Tuesday, March 12, 2013

Teaching Creatively Blog Hop- Schooling in the Kitchen

How the Kitchen has become a learning tool in our lives.

Welcome to the second day of the Teaching Creatively Blog Hop. While I didn't have anything to post about for yesterday’s topic, Delight-Directed Teaching, I invite you to check out the other blogs who have so much to share on this topic.

When I saw the Schooling in the Kitchen was one of the topics in this blog hop I was so excited. I am very passionate about the learning that can happen in the kitchen. I started while my girls were toddlers and so can you. There is just so much to learn and I have found it to happen in three distinct ways:
  • Learning through meals related to a topic
  • Hands on learning of math, reading and science
  • Home economic skills including cooking and cleaning

I remember the first time I ever gave Tabitha a meal to help her learn. Out of the blue I decided to give her a lunch that contained foods that all started with the letter P. This was even before I started “schooling” her intentionally. As she got a little bit older I would intentionally give her lunches that revolved around letters or numbers or shapes.  I was then introduced to Muffin Tin Meals. When I was able to obtain some cute round muffin tins I started participating in Muffin Tin Monday.  These meals are always a hit with the children. I tend to want to have a theme for the muffin tin to revolve around, which means they usually are focused on our letter of the week, a shape (or shapes), numbers or holidays. The lady who hosts the Muffin Tin Monday linky party also provides themes for each week.   However, you do not have to have a theme to create a muffin tin for your child. Children enjoy receiving their food in special ways. Muffin Tins provide a way to present the food in small child size portions without the concern of the foods touching each other. I’ve read how other parents have found that their children will more readily try new foods when served in a muffin tin. My children still balk at new foods, but maybe it is because they are so used to the muffin tins now. They love getting them, know they will always have one on Monday, but it is now a routine. In fact, I have now started surprising them with muffin tins on different days of the week if I need a special meal to go with our lessons. At other times they are able to help put them together.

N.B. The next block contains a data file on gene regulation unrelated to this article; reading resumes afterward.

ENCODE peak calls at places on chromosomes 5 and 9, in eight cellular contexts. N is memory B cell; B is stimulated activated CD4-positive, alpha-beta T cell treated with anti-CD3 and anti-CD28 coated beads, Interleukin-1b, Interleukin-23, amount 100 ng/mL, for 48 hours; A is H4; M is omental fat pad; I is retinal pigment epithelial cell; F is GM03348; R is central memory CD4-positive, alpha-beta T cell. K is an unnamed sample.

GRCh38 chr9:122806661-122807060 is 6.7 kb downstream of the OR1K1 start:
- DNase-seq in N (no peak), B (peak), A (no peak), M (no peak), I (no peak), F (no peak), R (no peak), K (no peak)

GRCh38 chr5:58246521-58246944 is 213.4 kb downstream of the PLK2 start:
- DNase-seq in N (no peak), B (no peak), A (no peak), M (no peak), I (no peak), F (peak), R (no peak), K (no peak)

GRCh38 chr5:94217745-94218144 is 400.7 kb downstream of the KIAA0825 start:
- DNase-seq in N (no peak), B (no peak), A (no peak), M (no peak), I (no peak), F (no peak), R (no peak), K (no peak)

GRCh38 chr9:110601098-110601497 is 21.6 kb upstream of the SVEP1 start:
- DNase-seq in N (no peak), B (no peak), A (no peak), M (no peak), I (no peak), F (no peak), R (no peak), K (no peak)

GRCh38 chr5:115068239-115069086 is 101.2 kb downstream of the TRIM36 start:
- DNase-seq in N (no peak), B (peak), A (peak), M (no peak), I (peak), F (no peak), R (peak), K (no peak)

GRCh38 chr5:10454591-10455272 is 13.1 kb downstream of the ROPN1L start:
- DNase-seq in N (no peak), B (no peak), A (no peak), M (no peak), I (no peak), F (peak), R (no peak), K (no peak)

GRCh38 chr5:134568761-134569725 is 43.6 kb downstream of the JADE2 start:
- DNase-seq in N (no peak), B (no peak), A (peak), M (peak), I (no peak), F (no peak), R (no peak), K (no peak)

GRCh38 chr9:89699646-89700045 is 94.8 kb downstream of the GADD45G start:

Here are a few of my favorite muffin tins from the past:

I do try to make my muffin tin meals balanced and we even discuss what foods are from what food group as we discuss what each food represents.  

If you would like to find out more about muffin tins I invite you to stop by Muffin Tin Mom’s website as she has quite an extensive FAQ section, though she is no longer hosting Muffin Tin Monday.

If you would like to start participating in Muffin Tin Monday, you could head over to Another Lunch and  you can also check out the current themes and information.

We have also used meals to enhance our learning when we were using the Five in a Row curriculum last year. Though Five in a Row didn't work for us at the time, I did enjoy incorporating meals related to the different books we read. For example, when we read Papa Piccolo we made Ricotta Cake. When we read Mr. Gumpy's Motor Car we made trifle. And when we read the book How to Make an Apple Pie and See the World we made a meal/dish for almost every country the baker traveled too. Five in a Row has a cookbook that includes a recipe for each book in Volumes 1-4.